So far, most reforms in Saudi Arabia have been superficial and linked to entertainment. Only the March 2016 decision to reduce the power of the religious police has really been a source of hope for women. The religious police, or mutawa, can no longer attack women directly or beat them with sticks if their veils are poorly placed or their hands are exposed. But this change is not nearly enough.
Saudi women can be divorced by their husbands without even being informed that it happened. This practice of “secret divorce” is so common that authorities decided to end it in January. Saudi women now have to be notified that they have been repudiated, but still don’t have a say in the matter. "Women… will be notified of any changes in their marital status via an SMS," the Ministry of Justice said in a statement. "Women in the kingdom will be able to consult documents related to the breakdown of their marriage contract via the ministry's website.”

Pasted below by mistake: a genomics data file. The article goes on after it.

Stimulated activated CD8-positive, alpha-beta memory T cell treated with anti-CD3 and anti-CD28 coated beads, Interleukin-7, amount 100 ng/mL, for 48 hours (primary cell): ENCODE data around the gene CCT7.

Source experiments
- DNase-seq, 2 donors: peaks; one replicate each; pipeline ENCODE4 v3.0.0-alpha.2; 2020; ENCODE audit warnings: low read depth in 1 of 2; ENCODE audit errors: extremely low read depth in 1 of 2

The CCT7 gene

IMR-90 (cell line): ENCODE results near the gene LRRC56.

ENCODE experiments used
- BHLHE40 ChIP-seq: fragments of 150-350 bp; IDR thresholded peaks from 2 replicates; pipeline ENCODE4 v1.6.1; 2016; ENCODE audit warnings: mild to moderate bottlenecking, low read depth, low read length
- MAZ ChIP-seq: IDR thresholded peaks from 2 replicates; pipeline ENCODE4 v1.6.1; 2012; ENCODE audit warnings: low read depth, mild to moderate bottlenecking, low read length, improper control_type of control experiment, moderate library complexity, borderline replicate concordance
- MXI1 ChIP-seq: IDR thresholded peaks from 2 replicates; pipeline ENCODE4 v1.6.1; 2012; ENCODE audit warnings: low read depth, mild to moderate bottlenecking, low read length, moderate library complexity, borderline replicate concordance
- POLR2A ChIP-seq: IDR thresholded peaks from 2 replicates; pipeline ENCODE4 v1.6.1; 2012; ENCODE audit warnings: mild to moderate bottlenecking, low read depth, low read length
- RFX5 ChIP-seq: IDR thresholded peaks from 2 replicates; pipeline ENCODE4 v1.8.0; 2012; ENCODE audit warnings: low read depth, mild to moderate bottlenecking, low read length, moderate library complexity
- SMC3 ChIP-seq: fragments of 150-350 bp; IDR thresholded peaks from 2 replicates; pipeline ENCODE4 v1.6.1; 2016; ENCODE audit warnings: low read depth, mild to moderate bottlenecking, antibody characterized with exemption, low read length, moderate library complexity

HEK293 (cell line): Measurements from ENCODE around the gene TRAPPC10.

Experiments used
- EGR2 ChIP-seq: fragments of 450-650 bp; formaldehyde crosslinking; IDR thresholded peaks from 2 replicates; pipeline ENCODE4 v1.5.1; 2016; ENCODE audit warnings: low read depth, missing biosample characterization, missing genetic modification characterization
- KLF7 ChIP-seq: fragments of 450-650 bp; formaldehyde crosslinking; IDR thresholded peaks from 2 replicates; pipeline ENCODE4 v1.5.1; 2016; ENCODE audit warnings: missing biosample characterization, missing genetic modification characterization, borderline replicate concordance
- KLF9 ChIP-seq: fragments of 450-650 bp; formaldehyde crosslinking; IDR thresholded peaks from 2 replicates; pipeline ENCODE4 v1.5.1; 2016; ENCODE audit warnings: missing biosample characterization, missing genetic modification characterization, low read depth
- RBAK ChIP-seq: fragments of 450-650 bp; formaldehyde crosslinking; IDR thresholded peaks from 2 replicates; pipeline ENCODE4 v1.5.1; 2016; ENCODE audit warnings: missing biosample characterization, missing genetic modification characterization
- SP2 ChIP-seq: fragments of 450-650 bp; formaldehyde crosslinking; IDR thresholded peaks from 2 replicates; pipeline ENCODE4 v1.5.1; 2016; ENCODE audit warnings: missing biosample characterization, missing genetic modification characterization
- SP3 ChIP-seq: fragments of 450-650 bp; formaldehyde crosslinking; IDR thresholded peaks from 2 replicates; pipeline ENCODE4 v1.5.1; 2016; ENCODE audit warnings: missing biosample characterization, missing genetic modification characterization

Despite these few changes, there has been no discussion of changing the laws that relate to women’s lives overall. Women still do not have the right to work without the authorization of a guardian, even though a royal decree was issued a year ago that called for this requirement to be removed. Some departments are resisting the decree and refuse to hire women without permission from their guardians. The same is true for women who want to go to university or to travel, no matter how old. The government also set up the Absher system, an electronic portal to facilitate administrative procedures, which recently came under international criticism for allowing men to monitor women’s movements. But denouncing the portal is useless because it only reflects laws that have been in place for decades.